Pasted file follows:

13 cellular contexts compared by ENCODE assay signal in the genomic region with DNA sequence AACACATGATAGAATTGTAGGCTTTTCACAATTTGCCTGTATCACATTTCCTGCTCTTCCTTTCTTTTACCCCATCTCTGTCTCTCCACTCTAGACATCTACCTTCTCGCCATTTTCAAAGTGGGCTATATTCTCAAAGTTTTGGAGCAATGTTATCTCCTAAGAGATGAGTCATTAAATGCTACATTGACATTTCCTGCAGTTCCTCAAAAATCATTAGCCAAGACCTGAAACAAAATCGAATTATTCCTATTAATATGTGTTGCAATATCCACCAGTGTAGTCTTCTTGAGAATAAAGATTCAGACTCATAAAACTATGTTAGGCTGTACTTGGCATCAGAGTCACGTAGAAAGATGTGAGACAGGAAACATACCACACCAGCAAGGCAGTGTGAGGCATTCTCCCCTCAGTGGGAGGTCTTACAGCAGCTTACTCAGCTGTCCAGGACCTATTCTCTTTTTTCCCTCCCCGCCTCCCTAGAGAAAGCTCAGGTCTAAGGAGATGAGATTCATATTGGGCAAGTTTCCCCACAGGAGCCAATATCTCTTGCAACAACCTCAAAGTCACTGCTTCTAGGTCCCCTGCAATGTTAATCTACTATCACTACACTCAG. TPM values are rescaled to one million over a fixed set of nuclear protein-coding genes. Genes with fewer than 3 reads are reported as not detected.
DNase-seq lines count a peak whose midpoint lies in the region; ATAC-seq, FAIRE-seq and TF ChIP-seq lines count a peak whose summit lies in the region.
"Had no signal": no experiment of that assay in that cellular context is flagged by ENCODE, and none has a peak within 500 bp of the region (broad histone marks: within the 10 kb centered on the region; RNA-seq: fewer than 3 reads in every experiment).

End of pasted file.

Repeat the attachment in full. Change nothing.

13 cellular contexts compared by ENCODE assay signal in the genomic region with DNA sequence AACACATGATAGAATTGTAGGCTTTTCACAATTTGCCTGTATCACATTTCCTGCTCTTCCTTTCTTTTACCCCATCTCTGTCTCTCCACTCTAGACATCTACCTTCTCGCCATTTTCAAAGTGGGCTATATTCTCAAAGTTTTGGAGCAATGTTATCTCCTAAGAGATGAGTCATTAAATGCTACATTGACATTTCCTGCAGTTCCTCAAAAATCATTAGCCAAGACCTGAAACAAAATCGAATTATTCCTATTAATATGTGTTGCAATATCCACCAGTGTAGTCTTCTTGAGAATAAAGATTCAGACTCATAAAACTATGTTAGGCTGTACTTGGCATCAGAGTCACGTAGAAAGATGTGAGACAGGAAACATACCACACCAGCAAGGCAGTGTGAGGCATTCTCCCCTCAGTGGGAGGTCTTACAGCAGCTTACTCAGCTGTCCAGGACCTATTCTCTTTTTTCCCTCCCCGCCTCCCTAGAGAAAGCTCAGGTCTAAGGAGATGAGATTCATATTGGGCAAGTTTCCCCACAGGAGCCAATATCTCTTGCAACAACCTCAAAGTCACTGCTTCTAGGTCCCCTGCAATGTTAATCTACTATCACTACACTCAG. TPM values are rescaled to one million over a fixed set of nuclear protein-coding genes. Genes with fewer than 3 reads are reported as not detected.
DNase-seq lines count a peak whose midpoint lies in the region; ATAC-seq, FAIRE-seq and TF ChIP-seq lines count a peak whose summit lies in the region.
"Had no signal": no experiment of that assay in that cellular context is flagged by ENCODE, and none has a peak within 500 bp of the region (broad histone marks: within the 10 kb centered on the region; RNA-seq: fewer than 3 reads in every experiment).